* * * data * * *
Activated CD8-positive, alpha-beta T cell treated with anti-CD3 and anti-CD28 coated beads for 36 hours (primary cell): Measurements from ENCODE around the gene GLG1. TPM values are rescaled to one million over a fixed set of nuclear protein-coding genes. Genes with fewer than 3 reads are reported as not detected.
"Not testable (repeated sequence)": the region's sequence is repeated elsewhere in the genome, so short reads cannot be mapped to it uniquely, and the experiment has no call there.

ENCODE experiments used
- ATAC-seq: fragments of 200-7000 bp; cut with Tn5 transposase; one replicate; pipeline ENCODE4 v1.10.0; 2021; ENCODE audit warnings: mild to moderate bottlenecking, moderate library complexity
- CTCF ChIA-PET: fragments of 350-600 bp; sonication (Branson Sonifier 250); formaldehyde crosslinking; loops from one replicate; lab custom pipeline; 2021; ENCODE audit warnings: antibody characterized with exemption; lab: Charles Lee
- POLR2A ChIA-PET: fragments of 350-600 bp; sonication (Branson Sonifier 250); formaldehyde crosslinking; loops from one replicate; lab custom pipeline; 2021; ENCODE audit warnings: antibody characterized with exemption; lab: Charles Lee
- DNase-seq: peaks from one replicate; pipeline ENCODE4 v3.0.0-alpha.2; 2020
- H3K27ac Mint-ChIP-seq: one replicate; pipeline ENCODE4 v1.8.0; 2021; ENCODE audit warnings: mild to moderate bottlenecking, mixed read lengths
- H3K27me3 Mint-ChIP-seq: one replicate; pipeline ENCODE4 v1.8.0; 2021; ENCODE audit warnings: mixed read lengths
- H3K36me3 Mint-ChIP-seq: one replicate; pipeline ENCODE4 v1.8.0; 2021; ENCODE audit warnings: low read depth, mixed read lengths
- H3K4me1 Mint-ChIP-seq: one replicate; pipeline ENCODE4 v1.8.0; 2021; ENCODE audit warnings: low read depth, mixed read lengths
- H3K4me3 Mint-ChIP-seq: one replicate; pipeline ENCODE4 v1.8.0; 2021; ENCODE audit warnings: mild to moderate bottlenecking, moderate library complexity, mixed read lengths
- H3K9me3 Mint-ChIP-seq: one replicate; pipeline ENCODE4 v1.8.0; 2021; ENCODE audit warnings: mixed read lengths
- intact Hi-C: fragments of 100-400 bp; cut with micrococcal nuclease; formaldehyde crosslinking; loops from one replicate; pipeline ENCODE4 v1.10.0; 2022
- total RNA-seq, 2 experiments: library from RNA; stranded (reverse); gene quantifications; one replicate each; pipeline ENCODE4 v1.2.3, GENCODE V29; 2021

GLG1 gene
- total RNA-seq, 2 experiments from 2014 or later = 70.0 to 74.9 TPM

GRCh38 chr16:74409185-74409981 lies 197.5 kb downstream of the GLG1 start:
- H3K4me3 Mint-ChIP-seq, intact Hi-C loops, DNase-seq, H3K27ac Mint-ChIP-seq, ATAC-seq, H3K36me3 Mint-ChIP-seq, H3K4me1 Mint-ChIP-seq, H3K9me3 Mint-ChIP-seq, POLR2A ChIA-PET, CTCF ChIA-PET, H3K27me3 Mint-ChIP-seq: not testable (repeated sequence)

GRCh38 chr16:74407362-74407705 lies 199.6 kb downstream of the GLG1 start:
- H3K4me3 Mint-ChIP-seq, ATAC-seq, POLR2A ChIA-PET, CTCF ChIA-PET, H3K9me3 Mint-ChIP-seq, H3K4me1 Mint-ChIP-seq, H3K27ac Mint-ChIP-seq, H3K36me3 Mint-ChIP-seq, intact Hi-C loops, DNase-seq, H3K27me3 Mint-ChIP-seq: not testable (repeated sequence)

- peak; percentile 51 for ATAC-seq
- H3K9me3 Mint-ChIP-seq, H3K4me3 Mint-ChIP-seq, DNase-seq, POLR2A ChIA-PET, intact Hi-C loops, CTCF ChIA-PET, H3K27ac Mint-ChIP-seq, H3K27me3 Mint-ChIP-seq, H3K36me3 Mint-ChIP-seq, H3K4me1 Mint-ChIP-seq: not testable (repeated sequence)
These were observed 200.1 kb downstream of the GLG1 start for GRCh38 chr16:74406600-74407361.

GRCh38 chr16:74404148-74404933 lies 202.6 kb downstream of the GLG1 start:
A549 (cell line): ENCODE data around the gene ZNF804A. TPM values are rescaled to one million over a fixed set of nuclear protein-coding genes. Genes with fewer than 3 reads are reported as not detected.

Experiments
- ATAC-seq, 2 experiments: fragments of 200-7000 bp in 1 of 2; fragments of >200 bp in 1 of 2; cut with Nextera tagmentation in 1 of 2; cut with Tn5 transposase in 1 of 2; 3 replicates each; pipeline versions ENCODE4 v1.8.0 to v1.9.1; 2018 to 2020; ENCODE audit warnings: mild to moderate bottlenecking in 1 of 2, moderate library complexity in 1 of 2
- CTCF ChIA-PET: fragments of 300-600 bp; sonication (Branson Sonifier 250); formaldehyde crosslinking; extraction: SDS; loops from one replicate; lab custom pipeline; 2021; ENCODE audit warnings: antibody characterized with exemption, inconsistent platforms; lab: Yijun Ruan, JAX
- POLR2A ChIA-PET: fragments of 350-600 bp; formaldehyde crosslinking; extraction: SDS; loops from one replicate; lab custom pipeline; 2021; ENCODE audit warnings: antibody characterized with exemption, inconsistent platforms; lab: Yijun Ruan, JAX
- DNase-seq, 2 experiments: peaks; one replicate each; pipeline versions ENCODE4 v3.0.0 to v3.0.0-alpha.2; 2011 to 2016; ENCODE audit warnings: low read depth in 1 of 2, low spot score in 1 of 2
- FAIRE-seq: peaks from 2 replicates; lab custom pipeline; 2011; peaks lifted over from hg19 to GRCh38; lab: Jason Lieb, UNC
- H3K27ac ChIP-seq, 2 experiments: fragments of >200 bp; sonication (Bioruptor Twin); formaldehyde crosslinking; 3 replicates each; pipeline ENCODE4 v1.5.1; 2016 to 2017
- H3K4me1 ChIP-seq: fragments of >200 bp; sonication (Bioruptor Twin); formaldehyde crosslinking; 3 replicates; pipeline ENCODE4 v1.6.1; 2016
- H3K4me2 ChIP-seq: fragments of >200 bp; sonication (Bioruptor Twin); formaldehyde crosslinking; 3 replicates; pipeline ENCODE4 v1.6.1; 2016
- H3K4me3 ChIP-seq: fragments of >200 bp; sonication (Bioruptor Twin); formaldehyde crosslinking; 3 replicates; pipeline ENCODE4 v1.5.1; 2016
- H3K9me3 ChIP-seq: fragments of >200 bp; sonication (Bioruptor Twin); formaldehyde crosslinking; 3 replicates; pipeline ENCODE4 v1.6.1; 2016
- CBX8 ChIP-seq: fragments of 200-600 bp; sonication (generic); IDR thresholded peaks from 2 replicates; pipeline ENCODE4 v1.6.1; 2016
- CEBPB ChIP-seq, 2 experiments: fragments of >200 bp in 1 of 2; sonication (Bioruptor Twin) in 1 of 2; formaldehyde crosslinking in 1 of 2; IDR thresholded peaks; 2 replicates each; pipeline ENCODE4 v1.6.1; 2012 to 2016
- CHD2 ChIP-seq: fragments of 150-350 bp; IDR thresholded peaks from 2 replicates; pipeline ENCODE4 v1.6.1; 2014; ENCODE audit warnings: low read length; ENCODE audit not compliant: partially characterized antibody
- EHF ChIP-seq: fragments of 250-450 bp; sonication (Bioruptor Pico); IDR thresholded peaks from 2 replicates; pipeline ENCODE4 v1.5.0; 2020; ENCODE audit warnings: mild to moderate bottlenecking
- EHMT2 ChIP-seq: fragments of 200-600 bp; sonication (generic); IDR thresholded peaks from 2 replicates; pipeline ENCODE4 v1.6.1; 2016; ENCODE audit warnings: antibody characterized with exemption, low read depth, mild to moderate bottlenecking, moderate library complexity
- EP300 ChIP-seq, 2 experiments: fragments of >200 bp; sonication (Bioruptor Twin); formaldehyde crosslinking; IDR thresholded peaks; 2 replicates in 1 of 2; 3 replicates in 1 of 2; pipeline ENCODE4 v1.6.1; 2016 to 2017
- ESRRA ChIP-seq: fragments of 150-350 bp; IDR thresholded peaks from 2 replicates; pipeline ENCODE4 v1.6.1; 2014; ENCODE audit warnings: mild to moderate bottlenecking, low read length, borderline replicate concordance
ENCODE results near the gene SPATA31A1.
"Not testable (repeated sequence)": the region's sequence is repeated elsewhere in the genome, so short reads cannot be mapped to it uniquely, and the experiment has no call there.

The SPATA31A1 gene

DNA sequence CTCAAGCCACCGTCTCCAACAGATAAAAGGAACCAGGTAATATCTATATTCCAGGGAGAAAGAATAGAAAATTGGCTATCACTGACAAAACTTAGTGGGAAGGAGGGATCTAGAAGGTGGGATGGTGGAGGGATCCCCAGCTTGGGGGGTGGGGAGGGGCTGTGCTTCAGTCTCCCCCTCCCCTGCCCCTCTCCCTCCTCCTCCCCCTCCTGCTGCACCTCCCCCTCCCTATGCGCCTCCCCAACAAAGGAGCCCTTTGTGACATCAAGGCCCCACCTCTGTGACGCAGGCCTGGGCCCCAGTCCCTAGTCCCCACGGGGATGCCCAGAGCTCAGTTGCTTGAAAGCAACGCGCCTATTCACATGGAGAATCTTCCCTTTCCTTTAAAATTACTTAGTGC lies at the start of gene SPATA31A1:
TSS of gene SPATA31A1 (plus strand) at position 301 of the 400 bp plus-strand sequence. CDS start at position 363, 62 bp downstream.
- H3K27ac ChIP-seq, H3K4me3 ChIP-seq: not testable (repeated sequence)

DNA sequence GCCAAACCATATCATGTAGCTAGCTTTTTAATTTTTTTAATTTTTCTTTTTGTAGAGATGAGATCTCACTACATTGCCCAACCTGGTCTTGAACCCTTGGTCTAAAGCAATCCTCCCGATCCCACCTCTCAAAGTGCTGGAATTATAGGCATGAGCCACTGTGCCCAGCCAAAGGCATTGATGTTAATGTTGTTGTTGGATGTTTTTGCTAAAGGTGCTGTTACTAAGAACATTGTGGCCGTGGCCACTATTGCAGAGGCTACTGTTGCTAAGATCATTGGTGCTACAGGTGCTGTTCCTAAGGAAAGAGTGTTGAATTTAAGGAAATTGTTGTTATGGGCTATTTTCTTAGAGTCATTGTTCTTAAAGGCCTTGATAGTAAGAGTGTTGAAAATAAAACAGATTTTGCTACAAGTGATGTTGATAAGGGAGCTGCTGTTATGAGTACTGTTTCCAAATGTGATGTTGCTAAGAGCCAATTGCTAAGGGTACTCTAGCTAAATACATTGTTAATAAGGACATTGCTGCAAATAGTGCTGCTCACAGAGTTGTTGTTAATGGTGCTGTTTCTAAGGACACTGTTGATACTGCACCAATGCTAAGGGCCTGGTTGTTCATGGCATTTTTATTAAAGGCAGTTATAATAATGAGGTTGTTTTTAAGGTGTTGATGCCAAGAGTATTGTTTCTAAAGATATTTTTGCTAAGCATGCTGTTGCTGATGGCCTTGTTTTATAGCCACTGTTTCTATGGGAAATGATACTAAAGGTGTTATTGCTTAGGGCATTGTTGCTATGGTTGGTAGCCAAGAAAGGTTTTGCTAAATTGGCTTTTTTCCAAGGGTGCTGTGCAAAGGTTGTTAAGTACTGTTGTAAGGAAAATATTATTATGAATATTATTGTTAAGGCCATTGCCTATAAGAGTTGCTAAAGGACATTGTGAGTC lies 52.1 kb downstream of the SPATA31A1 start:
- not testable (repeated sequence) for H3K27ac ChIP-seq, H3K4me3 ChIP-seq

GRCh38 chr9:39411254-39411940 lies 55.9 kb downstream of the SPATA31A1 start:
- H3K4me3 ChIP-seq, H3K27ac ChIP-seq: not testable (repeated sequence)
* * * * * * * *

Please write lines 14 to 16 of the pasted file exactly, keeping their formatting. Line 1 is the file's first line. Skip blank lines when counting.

- intact Hi-C: fragments of 100-400 bp; cut with micrococcal nuclease; formaldehyde crosslinking; loops from one replicate; pipeline ENCODE4 v1.10.0; 2022
- total RNA-seq, 2 experiments: library from RNA; stranded (reverse); gene quantifications; one replicate each; pipeline ENCODE4 v1.2.3, GENCODE V29; 2021

GLG1 gene